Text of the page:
ann14072 — Announcement

ESO Signs Agreement to Build MOONS

26 September 2014

ESO has signed an agreement with a consortium led by the Science and Technology Facilities Council's UK Astronomy Technology Centre (UK ATC) to build MOONS — a unique new instrument for ESO’s Very Large Telescope (VLT). MOONS will be able to tackle some of the most compelling astronomical questions such as probing the structure of the Milky Way and tracing how stars and galaxies form and evolve. During its ten-year design lifetime, MOONS is expected to observe of order ten million objects.

MOONS [1] stands for Multi-Object Optical and Near-infrared Spectrograph. This complex instrument will collect light from many objects at the same time, using up to 1000 fibres over a large field of view, and will work at both visible light and near-infrared wavelengths. The power of the VLT, combined with the unique capabilities of MOONS, will provide the tools necessary to study galaxy formation and evolution over most of the history of the Universe [2].

As well as studies of the distant Universe, the infrared capabilities of MOONS will allow astronomers to study the highly obscured regions of the bulge of our galaxy. In combination with the power of the VLT, it will observe stars within the Milky Way up to a distance of about 40 000 light-years, looking through the Bulge and Disc to reveal their structure to create a three-dimensional map of our galaxy [3].

In 2010, ESO asked for suggestions from its community for a wide-field spectrometer. Two concepts, MOONS (Multi-Object Optical and Near-infrared Spectrograph) and 4MOST (4-metre Multi-Object Spectroscopic Telescope) were reviewed in 2013 and selected to proceed to a design and construction phase with MOONS scheduled for first light in 2018 and 4MOST in 2019.

MOONS will also provide the crucial spectroscopic follow-up for the European Space Agency (ESA)’s Gaia mission and for other ground based optical and near-infrared imaging surveys (VISTA, UKIDSS, VST, Pan-STARRS, Dark Energy Survey, LSST), as well as facilities operating at other wavelengths (ALMA, Herschel, eRosita, LOFAR, WISE, ASKAP). As such, it will fill a critical gap in the astronomical toolkit, particularly in the near-infrared.

MOONS will also play an important role for the recently approved ESA mission Euclid, covering the same spectral range as its space observations and will support its calibration. It will perfectly complement ongoing and planned surveys including the new large Gaia–ESO public spectro­scopic survey [4], where optical spectroscopy is being performed by FLAMES and VIMOS.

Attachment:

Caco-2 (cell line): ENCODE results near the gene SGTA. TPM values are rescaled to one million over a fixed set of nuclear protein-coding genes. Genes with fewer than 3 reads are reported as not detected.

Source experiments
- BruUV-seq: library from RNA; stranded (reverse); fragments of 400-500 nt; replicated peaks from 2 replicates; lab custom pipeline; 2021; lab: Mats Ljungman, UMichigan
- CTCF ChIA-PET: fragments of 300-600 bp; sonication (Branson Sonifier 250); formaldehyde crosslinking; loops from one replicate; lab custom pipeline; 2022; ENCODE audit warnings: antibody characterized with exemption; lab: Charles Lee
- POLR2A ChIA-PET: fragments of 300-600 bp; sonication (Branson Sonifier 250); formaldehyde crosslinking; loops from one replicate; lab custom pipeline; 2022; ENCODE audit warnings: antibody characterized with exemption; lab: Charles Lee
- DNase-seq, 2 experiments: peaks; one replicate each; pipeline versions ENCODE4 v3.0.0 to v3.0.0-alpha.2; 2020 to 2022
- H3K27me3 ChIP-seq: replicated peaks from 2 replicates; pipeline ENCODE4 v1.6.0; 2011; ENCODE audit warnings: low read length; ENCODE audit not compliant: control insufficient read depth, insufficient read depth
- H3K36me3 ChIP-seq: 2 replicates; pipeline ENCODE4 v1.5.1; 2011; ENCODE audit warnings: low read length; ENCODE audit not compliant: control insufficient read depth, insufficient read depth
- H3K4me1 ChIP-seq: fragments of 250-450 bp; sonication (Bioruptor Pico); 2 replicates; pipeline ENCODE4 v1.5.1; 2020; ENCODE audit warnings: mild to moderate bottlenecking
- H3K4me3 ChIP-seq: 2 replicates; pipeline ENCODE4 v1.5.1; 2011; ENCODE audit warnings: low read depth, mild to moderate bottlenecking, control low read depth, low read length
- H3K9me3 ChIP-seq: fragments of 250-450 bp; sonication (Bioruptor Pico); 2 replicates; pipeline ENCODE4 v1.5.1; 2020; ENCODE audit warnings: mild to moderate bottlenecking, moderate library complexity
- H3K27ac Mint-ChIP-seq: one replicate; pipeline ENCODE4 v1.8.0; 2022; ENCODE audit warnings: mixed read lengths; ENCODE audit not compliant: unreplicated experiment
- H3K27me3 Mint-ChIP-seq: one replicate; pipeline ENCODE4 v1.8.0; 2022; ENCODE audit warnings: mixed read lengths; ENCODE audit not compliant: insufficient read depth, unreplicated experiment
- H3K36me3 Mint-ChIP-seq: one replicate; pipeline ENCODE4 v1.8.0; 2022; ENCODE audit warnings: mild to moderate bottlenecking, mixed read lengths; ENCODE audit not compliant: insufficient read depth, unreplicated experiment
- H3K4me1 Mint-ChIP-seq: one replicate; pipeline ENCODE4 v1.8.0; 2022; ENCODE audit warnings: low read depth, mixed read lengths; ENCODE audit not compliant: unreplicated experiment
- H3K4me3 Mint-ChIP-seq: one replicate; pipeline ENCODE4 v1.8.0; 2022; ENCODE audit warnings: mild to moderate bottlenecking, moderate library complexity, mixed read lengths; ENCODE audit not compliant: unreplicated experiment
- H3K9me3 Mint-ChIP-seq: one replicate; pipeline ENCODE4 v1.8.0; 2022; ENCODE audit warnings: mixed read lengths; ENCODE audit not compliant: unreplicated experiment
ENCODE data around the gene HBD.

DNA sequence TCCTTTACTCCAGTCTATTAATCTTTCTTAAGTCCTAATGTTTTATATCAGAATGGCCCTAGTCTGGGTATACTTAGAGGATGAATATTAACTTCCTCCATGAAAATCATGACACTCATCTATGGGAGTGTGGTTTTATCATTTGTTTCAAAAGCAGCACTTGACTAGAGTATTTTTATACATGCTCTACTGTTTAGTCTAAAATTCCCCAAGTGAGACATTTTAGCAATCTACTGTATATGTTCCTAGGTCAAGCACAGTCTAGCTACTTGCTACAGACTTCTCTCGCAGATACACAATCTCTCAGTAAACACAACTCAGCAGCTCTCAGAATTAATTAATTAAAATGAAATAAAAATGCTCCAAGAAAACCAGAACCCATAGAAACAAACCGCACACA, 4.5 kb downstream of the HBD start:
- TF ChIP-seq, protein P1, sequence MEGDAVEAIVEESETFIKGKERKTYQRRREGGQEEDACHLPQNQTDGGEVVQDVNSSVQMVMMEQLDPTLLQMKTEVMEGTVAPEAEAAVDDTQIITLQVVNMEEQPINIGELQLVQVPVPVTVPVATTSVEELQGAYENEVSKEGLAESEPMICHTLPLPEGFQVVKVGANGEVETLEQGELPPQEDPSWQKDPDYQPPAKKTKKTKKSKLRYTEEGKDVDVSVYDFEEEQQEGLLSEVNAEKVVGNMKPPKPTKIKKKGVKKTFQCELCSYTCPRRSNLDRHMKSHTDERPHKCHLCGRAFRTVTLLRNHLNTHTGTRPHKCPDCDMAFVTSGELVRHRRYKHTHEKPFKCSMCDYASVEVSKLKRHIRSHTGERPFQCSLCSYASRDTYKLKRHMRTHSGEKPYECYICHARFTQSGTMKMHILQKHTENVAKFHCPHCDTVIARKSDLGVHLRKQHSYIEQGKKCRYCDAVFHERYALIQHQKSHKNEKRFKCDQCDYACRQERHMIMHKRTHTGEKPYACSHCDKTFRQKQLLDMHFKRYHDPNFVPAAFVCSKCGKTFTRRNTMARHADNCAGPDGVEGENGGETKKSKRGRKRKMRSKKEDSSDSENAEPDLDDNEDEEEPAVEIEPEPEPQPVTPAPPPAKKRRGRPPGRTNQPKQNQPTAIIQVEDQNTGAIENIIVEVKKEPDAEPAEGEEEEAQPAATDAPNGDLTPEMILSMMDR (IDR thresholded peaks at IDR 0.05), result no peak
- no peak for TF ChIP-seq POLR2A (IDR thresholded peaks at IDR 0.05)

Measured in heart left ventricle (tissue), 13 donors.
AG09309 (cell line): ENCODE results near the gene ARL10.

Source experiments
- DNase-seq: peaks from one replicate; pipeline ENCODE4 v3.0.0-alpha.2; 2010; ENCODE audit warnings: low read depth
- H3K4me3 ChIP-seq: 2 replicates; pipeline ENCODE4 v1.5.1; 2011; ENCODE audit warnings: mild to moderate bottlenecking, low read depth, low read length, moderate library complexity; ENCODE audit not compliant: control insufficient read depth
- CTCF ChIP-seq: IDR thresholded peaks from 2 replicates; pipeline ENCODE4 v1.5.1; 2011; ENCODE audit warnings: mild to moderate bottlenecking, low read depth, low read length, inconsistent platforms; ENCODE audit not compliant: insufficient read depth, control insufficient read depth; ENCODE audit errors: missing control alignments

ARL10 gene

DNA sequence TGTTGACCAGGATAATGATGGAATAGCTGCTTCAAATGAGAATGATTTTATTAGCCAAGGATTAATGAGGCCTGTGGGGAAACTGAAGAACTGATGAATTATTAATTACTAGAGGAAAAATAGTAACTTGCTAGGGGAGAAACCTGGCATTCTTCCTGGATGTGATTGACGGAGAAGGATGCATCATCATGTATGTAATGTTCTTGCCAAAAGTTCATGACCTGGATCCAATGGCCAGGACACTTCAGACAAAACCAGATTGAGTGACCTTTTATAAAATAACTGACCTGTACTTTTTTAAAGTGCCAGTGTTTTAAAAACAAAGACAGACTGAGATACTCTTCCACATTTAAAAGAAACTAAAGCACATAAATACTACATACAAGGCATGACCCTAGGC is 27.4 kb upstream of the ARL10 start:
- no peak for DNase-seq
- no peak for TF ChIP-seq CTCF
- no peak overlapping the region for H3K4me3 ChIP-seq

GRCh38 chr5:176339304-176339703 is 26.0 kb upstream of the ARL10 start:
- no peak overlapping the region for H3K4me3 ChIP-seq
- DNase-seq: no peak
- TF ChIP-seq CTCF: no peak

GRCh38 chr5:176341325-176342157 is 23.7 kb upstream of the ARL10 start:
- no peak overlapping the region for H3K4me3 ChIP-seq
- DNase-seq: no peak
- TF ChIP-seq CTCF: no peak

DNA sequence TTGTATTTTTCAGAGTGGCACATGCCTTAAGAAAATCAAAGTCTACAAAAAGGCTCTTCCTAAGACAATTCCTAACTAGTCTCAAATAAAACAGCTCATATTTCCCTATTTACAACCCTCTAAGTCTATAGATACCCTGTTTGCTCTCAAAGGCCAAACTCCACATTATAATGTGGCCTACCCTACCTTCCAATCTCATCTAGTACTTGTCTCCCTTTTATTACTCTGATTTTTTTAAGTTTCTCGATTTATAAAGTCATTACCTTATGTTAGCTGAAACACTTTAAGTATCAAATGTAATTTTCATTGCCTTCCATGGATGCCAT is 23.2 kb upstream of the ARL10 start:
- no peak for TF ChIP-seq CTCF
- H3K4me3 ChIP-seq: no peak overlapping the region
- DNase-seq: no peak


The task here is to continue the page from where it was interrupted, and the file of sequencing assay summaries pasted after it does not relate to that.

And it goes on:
[1] The MOONS project brings together scientists and engineers in a consortium led by the Science and Technology Facilities Council – UK Astronomy Technology Centre, Royal Observatory, Edinburgh, United Kingdom; and including CAAUL – Centre for Astronomy and Astrophysics of University of Lisbon, Portugal; GEPI, Observatoire de Paris, France; Italian National Institute for Astrophysics (INAF) with its centres in Florence, Bologna, Milan and Rome, Italy; AIUC, Centre for Astro-Engineering, Pontificia Universidad Católica de Chile, Santiago Chile; Cavendish Laboratory and Institute of Astronomy, University of Cambridge, United Kingdom; ETH Zürich, Institute for Astronomy, Switzerland; the University of Geneva, through its Astronomical Observatory, Sauverny, Switzerland and ESO.

[2] A very strong scientific case for the development of a wide-field, spectrometer that could observe many objects simultaneously at both visible and near-infrared wavelengths has existed for many years and was a high priority of ASTRONET —  a comprehensive long-term plan for the development of European astronomy. Such an instrument is considered much-needed to complement existing wide-field imaging surveys.

ASTRONET was created by a group of European funding agencies in order to establish a strategic planning mechanism for all of European astronomy and it has published a comprehensive science vision and infrastructure roadmap.

[3] This is difficult because the Earth is in the middle of the disc of the Milky Way, so the process is a little like trying to map a forest from the inside.

[4] Gaia-ESO is an ESO public spectroscopic survey, targeting more than 100 000 stars with the FLAMES optical multi-fibre spectrograph, systematically covering all major components of the Milky Way, from halo to star-forming regions.



Peter Hammersley
ESO, MOONS Project Manager
Garching bei München, Germany
Tel: +49 89 3200 6772

Dietrich Baade
ESO, MOONS Project Scientist
Garching bei München, Germany
Tel: +49 89 3200 6388

Michele Cirasuolo
MOONS Principal Investigator
UK Astronomy Technology Centre, Royal Observatory
Edinburgh, United Kingdom

Richard Hook
ESO, Public Information Officer
Garching bei München, Germany
Tel: +49 89 3200 6655
Cell: +49 151 1537 3591

About the Announcement



MOONS: the Multi-Object Optical and Near-infrared Spectrograph
MOONS: the Multi-Object Optical and Near-infrared Spectrograph